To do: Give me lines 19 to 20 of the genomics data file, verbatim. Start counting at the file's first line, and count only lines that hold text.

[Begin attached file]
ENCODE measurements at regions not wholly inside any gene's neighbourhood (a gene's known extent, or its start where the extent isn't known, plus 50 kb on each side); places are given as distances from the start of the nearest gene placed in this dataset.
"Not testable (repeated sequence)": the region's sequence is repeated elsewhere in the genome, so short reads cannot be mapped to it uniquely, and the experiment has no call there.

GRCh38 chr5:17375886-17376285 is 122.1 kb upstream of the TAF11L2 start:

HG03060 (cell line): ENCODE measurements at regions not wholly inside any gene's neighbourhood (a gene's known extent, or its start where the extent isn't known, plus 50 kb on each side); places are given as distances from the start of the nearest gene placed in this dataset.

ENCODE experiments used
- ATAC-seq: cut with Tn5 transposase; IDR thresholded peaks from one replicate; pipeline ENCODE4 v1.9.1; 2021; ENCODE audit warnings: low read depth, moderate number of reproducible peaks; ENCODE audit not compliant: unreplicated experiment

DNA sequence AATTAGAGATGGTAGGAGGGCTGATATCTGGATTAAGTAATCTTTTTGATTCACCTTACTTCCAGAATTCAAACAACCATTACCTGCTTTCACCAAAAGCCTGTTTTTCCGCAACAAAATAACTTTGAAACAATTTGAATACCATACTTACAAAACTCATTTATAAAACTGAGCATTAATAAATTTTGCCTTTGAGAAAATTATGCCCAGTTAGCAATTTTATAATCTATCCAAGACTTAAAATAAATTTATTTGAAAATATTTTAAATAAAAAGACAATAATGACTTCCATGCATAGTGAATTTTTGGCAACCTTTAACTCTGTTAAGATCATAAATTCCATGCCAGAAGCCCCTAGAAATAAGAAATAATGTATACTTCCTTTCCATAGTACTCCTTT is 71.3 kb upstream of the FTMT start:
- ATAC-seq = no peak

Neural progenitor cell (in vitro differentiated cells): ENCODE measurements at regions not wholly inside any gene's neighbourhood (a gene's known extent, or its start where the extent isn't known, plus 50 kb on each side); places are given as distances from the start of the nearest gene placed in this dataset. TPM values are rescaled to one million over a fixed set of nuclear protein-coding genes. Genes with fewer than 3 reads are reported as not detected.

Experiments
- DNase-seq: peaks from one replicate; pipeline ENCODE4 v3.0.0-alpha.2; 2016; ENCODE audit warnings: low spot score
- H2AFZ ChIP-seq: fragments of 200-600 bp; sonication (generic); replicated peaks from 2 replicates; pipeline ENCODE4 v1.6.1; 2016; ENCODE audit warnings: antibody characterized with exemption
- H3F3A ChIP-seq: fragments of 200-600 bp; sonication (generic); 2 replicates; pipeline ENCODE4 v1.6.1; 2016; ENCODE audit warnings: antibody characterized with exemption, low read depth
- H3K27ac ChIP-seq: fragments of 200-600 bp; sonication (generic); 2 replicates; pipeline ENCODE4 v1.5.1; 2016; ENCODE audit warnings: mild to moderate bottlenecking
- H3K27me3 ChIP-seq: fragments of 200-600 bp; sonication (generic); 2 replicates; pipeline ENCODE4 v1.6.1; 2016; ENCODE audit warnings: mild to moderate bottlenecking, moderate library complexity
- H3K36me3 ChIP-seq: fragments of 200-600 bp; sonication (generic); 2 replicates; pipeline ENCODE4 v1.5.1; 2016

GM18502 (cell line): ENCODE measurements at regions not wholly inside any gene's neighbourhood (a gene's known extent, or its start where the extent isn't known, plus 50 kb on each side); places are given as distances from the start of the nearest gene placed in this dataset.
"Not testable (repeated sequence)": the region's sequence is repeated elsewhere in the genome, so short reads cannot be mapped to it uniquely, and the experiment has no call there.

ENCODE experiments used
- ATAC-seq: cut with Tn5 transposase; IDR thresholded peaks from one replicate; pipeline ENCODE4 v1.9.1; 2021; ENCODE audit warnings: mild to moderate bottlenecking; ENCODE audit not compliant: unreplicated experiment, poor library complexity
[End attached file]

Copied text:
ENCODE experiments used
- ATAC-seq: cut with Tn5 transposase; IDR thresholded peaks from one replicate; pipeline ENCODE4 v1.9.1; 2021; ENCODE audit warnings: mild to moderate bottlenecking; ENCODE audit not compliant: unreplicated experiment, poor library complexity